It was quite fun, though the beers were disappointing, so there will be no beer report. Later in the week The Boyfriend showed up for some snowboarding! I love mountains and skiing and pretty much everything about it, and this time I did notice some actual improvement in my technique. I'm not exaggerating my movements enough. You'll notice that the downhill pro's look like they're leaning impossibly far over when they turn, that's because it's the most efficient way to do it. Long story short, The Boyfriend managed to get down a slightly more advanced green run without injuring himself! Hooray!
 ...And then he became the Snow Ninja. That's what happens when you are forced to sneak schnapps into dry counties. Snow Ninjas appear to avenge their beer.

That night was Choucroute II: Choupocalypse, also known as MOAR PORK. Before dinner, we had a sort of bastardized kir royal, made with the really delicious Rondel Pura Raza Cava and my raspberry liqueur. They blended really nicely, the dry Cava and the bubbles neutralizing the super sweetness of the liqueur. It was also pink, which was fitting because Valentines was the next day. I highly recommend that Cava to anyone looking for a nice sparkling wine on the cheap, which probably goes to prove my intense love for Spanish wines.

With dinner we had WILLM Pinot Gris. I may be in love with this wine. It is nice and pleasantly fruity up front, but the aftertaste is... well... fishy. In a good way, mind. It's like the aftertaste you get after eating a really, really nice piece of sashimi. I need to get a bottle of it next time I make Spicy Death Salmon.

Sunday, February 7, 2010

Snow Booze! And Pictures!

It's like snow cream, only ALCOHOLIC. How have I been living life without it?!

Well, anyway, as I sip this raspberry truffle delight I will begin with first things first: It snowed like the Dickins yesterday. I do mean that. It was Dickinsean in scope: drifts up to my chest perfectly designed to smother poor match girls, and packable in a way that would give the roughest of street urchins a delight.

Unfortunately this means mother and I had to move several hundred cubic feet of snow from our driveway. Allow me to illustrate:

That is my car. His name is Heathrow, and he is a Ford Focus. The snow banked up along his sides was the height of the snow on our driveway, just about up to his side view mirrors or about two and a half feet. Mother and I toiled away at his, her with a wrenched back and me with my... well there's nothing actually wrong with me, I'm just a stick figure and have problems lifting things. The banks of snow beside our driveway were well over five and a half feet high, and I am just under that, so tossing the shovelfulls of snow was a bit of a strain.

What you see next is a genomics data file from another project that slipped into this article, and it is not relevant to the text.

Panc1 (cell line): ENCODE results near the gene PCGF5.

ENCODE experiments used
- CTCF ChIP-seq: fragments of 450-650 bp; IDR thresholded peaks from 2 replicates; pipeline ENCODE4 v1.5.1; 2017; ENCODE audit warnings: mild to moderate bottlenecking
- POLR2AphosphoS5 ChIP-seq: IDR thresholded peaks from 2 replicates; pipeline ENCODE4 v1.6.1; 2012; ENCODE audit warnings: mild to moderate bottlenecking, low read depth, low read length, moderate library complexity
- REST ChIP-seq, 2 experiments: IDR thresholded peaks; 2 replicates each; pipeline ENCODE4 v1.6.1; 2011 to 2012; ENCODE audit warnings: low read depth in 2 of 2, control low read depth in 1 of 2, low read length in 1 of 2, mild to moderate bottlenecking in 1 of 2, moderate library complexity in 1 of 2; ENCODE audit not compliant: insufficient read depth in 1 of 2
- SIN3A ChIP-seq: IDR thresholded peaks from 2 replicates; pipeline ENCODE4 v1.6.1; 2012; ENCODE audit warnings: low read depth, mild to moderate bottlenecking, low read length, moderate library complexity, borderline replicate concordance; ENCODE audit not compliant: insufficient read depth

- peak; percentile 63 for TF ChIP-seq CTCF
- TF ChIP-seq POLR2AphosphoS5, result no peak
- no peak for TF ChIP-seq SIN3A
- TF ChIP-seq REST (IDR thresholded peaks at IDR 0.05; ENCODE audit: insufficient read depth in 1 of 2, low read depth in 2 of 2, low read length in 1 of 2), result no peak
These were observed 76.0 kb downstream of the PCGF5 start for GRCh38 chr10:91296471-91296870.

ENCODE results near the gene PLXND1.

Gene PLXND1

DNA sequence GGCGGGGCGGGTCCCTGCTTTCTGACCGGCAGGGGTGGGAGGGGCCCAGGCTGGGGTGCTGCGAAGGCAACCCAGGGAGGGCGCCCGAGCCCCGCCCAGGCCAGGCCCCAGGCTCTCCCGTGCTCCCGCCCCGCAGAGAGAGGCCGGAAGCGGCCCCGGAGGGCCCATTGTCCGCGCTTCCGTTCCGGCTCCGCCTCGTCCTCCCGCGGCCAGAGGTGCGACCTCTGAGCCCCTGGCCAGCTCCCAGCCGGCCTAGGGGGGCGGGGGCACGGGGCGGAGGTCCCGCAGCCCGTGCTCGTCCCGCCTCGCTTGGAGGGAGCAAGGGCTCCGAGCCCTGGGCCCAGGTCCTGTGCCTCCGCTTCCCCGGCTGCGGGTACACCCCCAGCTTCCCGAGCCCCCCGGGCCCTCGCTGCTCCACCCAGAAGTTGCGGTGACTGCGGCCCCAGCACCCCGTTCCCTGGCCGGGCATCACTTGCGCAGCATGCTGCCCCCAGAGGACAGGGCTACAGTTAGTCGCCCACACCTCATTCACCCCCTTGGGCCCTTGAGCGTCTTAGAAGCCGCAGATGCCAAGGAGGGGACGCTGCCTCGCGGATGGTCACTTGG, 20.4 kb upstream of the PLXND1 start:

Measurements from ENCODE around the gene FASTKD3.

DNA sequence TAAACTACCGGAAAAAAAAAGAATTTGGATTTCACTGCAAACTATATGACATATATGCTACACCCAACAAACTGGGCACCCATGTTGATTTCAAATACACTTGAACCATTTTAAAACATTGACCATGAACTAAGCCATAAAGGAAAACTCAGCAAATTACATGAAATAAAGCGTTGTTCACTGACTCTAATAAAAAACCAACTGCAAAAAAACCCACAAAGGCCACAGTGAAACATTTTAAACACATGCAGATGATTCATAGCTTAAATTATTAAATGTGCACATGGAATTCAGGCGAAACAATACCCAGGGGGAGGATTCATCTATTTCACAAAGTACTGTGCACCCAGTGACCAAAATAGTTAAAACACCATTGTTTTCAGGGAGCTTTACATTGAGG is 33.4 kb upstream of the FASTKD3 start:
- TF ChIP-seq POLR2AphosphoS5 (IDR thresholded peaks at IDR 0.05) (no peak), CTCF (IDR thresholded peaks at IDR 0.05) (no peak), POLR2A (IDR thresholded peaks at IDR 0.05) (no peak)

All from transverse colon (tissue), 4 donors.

We got about this far down our drive, which is about a third of the way, before we managed to attract a team of teenagers with a snowblower, and with the promise of forty dollars and some cookies got them to clean off our drive that we could go inside and drink some of the terrible riesling I bought.

In my defense it was from the Hessen rheingau, where I grew up. I *know* that the dastardly Germans keep all the good rieslings for themselves, leaving us with a bunch of sugary Mosel river crap (I rather like Mosel rieslings, actually). Well shut up, parentheses, you with your reason, logic and good humor. You're not wanted here.

Anyway, this Liebfraumilch (yes, it was actually called that) was sugar water with a squeeze of lemon. It was rather nice because you could easily forget you were drinking something alcoholic, allowing the nice warming sensation to tempt you out of doors again to watch the High Schoolers engage in manual labor. When that bottle was gone we had a bottle of sub-par Sauvignon Blanc that I'm too lazy to really review.

This morning I engaged in more gratuitous shoveling, this time creating a run for the dog to go pee in.

That is the snow piled up at our door, having drifted. It was about at neck height, so at a guess I'd say about 4 and a half feet. I was shoveling along, creating a really nifty looking trench, when I happened to look up at the roof. 

...Oh what the hell. I did not come out here to be crushed by a gravity defying overhang of snow.

It was rather pretty though. Eventually I finished the dog run, just in time for a few episodes of Top Gear, the one in which Michael Schumacher is not, in fact, The Stig. After watching Hammond destroy his nadgers on a motorbike and defeating Team Galactic on top of some pixilated mountain, I discovered a recipe for alcoholic snow cream posted on The Ho Formerly Known As Crazy's facebook.

Holy Science! I cried. This must be tried! FOR SCIENCE!

The Formerly Crazy's facebook recipe was for a chocolate snow shake, but I lacked chocolate cream liqueur. I do have a half pound of high quality chocolate though, and so should probably get on that. Anyway, I used her recipe as a base and created a delightful raspberry truffle snow drank.